Kent, by the way, needn’t be a stuttering milksop—just a guy who might be more talk than action, possibly a bit of a coward, someone who seems to run away from trouble.
George Reeves’ Kent was a slightly cynical and sarcastic investigative reporter—Bud Collyer’s milder-mannered radio version was equally effective at that job, and actually worked with the G-Men and military intelligence during World War Two.
SUPERMAN RETURNS depicted the character as a ‘savior’, and seemed to saddle the Man of Steel with a bit of a martyr complex. Over the years, he has been sometimes been portrayed as having nearly limitless powers.
This is, I think, a mistake in film adaptations of the character.
The scaled-down abilities of the earlier comics, radio and TV series could work better in a film intended to be more based in the real world . Some actions need to be difficult for him, and other things beyond even Superman’s abilities. Everything is then more of a challenge for the hero, and the character becomes less god-like, more human and fallible. It’s an angle worth considering.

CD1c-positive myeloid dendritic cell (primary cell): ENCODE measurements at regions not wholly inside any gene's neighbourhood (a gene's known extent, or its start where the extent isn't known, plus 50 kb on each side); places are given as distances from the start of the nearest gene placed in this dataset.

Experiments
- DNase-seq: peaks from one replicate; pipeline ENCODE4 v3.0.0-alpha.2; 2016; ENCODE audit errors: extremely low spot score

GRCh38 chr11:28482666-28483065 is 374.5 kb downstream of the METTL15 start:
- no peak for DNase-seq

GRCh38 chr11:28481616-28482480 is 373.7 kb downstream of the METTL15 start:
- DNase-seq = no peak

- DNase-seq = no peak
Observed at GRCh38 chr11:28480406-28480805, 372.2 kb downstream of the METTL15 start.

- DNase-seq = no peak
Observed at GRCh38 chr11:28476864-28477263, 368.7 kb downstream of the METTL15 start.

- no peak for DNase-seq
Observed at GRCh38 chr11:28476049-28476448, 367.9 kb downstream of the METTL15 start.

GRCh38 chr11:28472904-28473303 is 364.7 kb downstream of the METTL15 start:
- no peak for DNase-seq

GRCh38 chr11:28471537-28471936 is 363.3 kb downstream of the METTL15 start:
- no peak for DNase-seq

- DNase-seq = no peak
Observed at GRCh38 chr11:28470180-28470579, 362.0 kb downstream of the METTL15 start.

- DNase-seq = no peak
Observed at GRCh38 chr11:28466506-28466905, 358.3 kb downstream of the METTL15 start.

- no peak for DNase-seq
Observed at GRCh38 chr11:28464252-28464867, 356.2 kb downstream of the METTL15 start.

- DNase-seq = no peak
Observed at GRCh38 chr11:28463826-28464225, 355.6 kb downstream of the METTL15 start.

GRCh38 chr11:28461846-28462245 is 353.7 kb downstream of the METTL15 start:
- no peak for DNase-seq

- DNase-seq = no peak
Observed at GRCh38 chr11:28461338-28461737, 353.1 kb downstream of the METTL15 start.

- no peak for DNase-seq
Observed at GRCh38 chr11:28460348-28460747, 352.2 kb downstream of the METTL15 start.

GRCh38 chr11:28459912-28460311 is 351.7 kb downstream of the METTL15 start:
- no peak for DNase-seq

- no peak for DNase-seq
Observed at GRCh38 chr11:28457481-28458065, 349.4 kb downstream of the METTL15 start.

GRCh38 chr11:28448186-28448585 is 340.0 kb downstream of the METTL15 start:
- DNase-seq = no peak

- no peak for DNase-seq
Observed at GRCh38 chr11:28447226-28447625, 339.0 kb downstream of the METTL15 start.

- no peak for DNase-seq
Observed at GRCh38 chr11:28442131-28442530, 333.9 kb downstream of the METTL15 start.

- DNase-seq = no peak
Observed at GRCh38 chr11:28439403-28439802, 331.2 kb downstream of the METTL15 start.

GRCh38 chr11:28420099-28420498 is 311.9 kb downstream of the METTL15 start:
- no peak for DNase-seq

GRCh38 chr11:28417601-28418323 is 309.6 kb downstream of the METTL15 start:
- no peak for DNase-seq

Lastly, Metropolis is a big place; a city of many contrasts, rich and poor living just a few streets away. It has clean commercial areas and posh well-lit districts, as well as seedy areas, such as ‘Suicide Slum’ and the waterfront, where both valuables and people are known to disappear. Organized crime and secretive scientific research labs are common, interwoven with seemingly legitimate businesses.
Seems to me that after nightfall, Metropolis would be nearly as dark as Gotham City. And as long as there’s crime and corruption, injustice and tragedy, there will always be a job for Superman.